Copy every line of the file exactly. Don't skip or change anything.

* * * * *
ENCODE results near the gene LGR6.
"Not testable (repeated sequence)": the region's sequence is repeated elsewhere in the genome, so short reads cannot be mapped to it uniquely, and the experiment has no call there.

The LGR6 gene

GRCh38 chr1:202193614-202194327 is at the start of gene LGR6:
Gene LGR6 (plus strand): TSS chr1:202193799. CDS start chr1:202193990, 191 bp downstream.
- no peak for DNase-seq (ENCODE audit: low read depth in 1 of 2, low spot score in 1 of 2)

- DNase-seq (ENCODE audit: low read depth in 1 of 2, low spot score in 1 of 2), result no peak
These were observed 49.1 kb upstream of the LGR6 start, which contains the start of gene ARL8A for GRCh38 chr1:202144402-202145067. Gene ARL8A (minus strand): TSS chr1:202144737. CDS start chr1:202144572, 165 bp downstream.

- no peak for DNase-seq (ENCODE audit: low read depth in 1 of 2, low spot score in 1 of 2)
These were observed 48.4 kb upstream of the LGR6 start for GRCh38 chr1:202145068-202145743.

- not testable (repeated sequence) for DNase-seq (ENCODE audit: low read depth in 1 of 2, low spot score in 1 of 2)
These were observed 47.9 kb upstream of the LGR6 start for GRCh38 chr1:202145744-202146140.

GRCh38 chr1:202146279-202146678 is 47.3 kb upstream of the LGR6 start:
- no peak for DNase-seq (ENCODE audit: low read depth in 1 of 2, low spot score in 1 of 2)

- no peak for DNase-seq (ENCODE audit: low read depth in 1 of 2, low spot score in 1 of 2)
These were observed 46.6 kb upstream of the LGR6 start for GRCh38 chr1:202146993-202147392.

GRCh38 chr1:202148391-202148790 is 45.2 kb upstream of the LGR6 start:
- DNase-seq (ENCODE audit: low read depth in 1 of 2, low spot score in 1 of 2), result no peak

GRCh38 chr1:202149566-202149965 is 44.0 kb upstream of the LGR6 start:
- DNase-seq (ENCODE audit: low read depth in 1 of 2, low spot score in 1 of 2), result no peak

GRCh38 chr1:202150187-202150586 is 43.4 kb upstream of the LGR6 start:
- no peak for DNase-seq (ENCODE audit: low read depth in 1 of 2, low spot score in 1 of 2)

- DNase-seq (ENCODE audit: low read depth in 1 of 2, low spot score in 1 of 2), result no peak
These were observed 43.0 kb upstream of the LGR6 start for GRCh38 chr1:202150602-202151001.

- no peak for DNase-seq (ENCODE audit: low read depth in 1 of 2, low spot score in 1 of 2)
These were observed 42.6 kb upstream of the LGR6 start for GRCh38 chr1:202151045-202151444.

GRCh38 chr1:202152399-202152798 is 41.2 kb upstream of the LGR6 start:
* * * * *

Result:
ENCODE results near the gene LGR6.
"Not testable (repeated sequence)": the region's sequence is repeated elsewhere in the genome, so short reads cannot be mapped to it uniquely, and the experiment has no call there.

The LGR6 gene

GRCh38 chr1:202193614-202194327 is at the start of gene LGR6:
Gene LGR6 (plus strand): TSS chr1:202193799. CDS start chr1:202193990, 191 bp downstream.
- no peak for DNase-seq (ENCODE audit: low read depth in 1 of 2, low spot score in 1 of 2)

- DNase-seq (ENCODE audit: low read depth in 1 of 2, low spot score in 1 of 2), result no peak
These were observed 49.1 kb upstream of the LGR6 start, which contains the start of gene ARL8A for GRCh38 chr1:202144402-202145067. Gene ARL8A (minus strand): TSS chr1:202144737. CDS start chr1:202144572, 165 bp downstream.

- no peak for DNase-seq (ENCODE audit: low read depth in 1 of 2, low spot score in 1 of 2)
These were observed 48.4 kb upstream of the LGR6 start for GRCh38 chr1:202145068-202145743.

- not testable (repeated sequence) for DNase-seq (ENCODE audit: low read depth in 1 of 2, low spot score in 1 of 2)
These were observed 47.9 kb upstream of the LGR6 start for GRCh38 chr1:202145744-202146140.

GRCh38 chr1:202146279-202146678 is 47.3 kb upstream of the LGR6 start:
- no peak for DNase-seq (ENCODE audit: low read depth in 1 of 2, low spot score in 1 of 2)

- no peak for DNase-seq (ENCODE audit: low read depth in 1 of 2, low spot score in 1 of 2)
These were observed 46.6 kb upstream of the LGR6 start for GRCh38 chr1:202146993-202147392.

GRCh38 chr1:202148391-202148790 is 45.2 kb upstream of the LGR6 start:
- DNase-seq (ENCODE audit: low read depth in 1 of 2, low spot score in 1 of 2), result no peak

GRCh38 chr1:202149566-202149965 is 44.0 kb upstream of the LGR6 start:
- DNase-seq (ENCODE audit: low read depth in 1 of 2, low spot score in 1 of 2), result no peak

GRCh38 chr1:202150187-202150586 is 43.4 kb upstream of the LGR6 start:
- no peak for DNase-seq (ENCODE audit: low read depth in 1 of 2, low spot score in 1 of 2)

- DNase-seq (ENCODE audit: low read depth in 1 of 2, low spot score in 1 of 2), result no peak
These were observed 43.0 kb upstream of the LGR6 start for GRCh38 chr1:202150602-202151001.

- no peak for DNase-seq (ENCODE audit: low read depth in 1 of 2, low spot score in 1 of 2)
These were observed 42.6 kb upstream of the LGR6 start for GRCh38 chr1:202151045-202151444.

GRCh38 chr1:202152399-202152798 is 41.2 kb upstream of the LGR6 start: